Because of their lack of fiber, refined grains are rapidly absorbed into the bloodstream, this can cause blood sugar levels to spike and then quickly crash. These swings in blood sugar can drain your energy and leave you feeling tired and even moody. On the other hand whole grains are rich in fiber which slows the rate of digestion and causes a more gradual and lower rise in blood sugar. These effects will make you feel full longer and can also provide long-lasting energy.

The Dietary Guidelines for Americans recommend that all adults eat at least half their grains as whole grains. The more of your grains that are whole grains, the better! Be sure when you read the ingredients list you look for the whole grains below.

                                                                                                                                                    * Whole Grains Council

With the Portion Plate we recommend that 1/4 of your plate be filled with whole grains or starchy vegetables. So if you do not eat grains, then why not try starchy vegetables. Although they are another highly contested food group, starchy vegetables contain healthy vitamins, minerals, and fiber. Since they are higher in carbs and calories than other vegetables,  we recommend them as a substitute for whole grains (not in addition to). Some starchy vegetable options are beets, pumpkin, sweet potatoes, white potatoes, and winter squash. So feel free to substitute a sweet potato or regular potato for rice.

Just to recap, when choosing to eat grains, go for the whole grains that are rich in vitamins, minerals and fiber or substitute with starchy vegetables. Avoid processed grains that lack fiber and raise your blood sugar. Be sure and read your ingredient label.

Check out the butternut squash recipe below, it is just the right combination of sweet and spicy and it’s a great grain substitute! The Portion Plate gives it a thumbs up!

Balsamic Glazed Butternut Squash

  • 3 Tbsp. melted butter
  • 1 Tbsp. of balsamic vinegar
  • 1 tsp. garlic powder
  • 1 tsp. paprika –
  • 1/4-1/2 tsp. cayenne pepper (depending on your spice tolerance)
  • sea salt and ground pepper to taste


  1. Pre-heat the oven to 375.
  2. Prep the squash.  OK, you are going to need to mentally prepare for this as it is a serious arm workout.  Peel the squash (I recon this is equivalent to doing 100 kb swings), cut in half (also a feat of strength) and then cut into 1-2 inch cubes.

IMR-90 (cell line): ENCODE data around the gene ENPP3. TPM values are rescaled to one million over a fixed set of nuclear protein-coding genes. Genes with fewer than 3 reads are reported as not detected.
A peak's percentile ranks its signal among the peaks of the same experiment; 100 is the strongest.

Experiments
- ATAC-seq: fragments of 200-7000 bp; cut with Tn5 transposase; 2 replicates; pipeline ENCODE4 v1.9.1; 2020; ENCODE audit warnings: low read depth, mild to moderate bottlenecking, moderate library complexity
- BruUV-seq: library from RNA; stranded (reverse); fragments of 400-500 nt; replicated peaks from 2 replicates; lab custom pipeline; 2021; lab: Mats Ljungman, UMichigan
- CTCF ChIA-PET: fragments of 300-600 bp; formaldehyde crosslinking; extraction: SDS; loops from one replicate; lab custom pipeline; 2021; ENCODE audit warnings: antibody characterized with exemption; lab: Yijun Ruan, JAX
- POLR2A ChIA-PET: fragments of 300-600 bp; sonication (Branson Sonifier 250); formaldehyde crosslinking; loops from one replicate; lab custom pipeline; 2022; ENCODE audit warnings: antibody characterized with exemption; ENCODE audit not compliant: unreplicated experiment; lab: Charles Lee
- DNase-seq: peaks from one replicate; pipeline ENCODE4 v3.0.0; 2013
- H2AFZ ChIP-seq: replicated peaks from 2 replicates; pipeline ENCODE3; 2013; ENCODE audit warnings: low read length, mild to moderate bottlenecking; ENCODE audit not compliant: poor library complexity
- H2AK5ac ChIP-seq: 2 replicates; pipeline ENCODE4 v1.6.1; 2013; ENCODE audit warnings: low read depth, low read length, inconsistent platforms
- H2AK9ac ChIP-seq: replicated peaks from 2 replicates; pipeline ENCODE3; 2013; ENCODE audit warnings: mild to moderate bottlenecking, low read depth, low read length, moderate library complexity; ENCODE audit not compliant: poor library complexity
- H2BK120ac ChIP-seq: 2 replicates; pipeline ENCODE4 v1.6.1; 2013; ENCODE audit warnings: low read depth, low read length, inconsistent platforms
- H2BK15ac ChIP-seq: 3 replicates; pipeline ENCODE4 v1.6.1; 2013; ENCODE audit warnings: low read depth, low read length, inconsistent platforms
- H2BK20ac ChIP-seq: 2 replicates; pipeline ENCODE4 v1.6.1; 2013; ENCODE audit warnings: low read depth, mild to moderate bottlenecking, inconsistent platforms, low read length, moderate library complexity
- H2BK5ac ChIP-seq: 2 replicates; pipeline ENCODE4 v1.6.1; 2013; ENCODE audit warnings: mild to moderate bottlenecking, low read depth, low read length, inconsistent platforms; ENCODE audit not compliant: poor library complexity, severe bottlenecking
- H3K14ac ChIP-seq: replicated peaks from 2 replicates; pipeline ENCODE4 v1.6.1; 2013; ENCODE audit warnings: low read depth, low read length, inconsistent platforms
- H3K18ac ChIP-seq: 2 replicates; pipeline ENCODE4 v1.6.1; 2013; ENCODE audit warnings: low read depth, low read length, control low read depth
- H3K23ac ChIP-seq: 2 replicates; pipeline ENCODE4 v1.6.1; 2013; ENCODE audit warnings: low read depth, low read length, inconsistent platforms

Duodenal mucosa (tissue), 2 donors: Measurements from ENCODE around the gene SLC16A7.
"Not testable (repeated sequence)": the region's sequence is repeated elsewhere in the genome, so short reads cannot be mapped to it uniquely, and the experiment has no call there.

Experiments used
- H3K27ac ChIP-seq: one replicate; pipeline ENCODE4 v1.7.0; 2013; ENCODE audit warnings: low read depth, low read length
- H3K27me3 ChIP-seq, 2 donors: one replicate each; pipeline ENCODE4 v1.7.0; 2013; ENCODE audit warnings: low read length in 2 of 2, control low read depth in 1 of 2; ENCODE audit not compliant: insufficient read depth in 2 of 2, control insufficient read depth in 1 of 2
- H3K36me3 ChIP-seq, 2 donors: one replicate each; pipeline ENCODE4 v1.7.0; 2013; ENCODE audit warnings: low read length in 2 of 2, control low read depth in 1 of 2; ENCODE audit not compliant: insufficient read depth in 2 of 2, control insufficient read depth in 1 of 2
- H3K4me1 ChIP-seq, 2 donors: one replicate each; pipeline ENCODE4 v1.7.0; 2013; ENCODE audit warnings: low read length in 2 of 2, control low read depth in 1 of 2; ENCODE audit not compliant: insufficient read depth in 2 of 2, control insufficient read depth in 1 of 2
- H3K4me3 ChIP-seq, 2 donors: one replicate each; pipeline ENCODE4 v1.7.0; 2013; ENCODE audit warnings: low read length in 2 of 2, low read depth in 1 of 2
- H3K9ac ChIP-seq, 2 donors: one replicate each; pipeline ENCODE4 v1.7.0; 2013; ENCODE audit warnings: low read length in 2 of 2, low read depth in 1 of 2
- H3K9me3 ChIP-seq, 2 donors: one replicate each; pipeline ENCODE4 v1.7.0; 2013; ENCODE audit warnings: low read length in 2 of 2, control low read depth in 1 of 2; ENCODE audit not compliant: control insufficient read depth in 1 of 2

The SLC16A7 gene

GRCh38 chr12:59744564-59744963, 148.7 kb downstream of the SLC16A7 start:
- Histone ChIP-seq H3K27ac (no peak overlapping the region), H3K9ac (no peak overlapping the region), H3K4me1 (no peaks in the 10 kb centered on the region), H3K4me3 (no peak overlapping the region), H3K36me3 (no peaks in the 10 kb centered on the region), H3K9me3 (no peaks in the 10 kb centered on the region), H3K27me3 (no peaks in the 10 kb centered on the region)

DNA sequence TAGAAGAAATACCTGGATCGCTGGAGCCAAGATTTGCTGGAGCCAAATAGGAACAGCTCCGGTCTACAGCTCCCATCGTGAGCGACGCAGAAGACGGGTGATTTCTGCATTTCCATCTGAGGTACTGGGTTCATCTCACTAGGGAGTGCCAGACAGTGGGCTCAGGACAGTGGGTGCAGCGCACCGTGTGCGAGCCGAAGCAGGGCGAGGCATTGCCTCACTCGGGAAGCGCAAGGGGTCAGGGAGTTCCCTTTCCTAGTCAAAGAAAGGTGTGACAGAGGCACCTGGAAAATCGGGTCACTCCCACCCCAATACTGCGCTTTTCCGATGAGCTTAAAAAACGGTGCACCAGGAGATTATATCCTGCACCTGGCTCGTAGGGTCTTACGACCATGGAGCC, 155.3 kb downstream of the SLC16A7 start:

3. Spread the squash out over a baking sheet.
  4. In a small bowl, combine all the other ingredients. Pour over the squash and mix around to spread evenly.
  5. Bake for about an hour.  My oven is not very fast, so yours may be completed sooner.  Check it every 20 minutes and toss it around to cook evenly.  It should be tender and easily forked when finished.
  6. Enjoy!!

Recipe from:

Don’t forget if you have any questions you would like us to answer email them to or post on our Facebook page.

Have a safe and healthy weekend!


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Questions, Questions, Questions?!

question-mark-wallpaper How many ounces of protein in a portion?  What are the best fruits to eat? Can I eat potatoes? Is an avocado a fruit or a vegetable? How high can I stack my plate? Do I have to eat vegetables for breakfast? These are just some of the questions we are asked everyday. So for the next several weeks we are going to answer your questions. If you would like to submit questions, please send them to or post on our Facebook page

We will explore each section of the plate:  fruits, vegetables, protein, grains, and fats. Our blog will include subjects such as:

  • portion size
  • the best foods to eat in each food group
  • food prep tips and tricks
  • recipes (see below for a sample)

We will also touch on exercise, eating out and how to survive the holidays without packing on the pounds.

These next few months are going to be action packed with information!  Stay tuned and don’t forget to submit your questions!, Facebook page


  • Bacon and Egg Cups
  • 6 eggs
  • 6 pieces of Bacon (cooked)
  • Pan Spray
  • Salt and Pepper

Cook bacon per your usual method. (We suggest oven bake at 400 for 12-15 minutes on a foil lined pan.) Spray muffin tin with pan spray. Arrange 1 piece of bacon per muffin cup. Crack an egg in each with out scrambling so the yolk is still intact. Add salt and pepper to taste. Bake in 400° oven 10-12 minutes.

Tip:  We like to double the recipe and make ahead for the week. In the mornings just pop in the microwave and serve. If you like a runny yolk, you may need to experiment with the baking time and take into consideration the microwave reheat.

Bon Appétit!


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Surviving Holiday Parties